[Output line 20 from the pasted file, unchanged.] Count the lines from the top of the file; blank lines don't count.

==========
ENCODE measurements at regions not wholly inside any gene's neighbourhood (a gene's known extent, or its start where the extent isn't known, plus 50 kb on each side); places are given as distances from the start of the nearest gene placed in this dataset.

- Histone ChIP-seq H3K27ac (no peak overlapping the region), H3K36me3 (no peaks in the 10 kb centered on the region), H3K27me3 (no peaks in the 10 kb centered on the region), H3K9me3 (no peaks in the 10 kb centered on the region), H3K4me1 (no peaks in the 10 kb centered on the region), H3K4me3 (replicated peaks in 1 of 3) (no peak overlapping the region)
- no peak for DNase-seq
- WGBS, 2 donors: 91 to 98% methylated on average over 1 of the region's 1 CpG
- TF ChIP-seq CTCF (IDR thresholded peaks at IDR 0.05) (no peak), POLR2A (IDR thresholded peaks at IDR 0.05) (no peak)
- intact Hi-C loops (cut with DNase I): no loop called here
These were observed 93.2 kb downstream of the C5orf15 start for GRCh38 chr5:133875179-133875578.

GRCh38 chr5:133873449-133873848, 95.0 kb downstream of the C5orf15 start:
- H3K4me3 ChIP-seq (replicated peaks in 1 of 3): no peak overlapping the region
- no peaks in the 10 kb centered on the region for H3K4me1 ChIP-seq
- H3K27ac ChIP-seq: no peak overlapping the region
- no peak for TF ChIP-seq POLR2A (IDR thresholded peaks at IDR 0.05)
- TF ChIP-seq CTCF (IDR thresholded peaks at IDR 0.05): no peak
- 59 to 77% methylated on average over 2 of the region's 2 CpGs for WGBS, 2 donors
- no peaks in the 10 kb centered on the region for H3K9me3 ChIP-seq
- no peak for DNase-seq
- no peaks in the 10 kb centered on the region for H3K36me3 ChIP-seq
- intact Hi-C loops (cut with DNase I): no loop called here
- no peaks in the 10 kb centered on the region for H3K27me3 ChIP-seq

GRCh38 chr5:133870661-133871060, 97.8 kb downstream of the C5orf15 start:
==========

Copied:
GRCh38 chr5:133870661-133871060, 97.8 kb downstream of the C5orf15 start: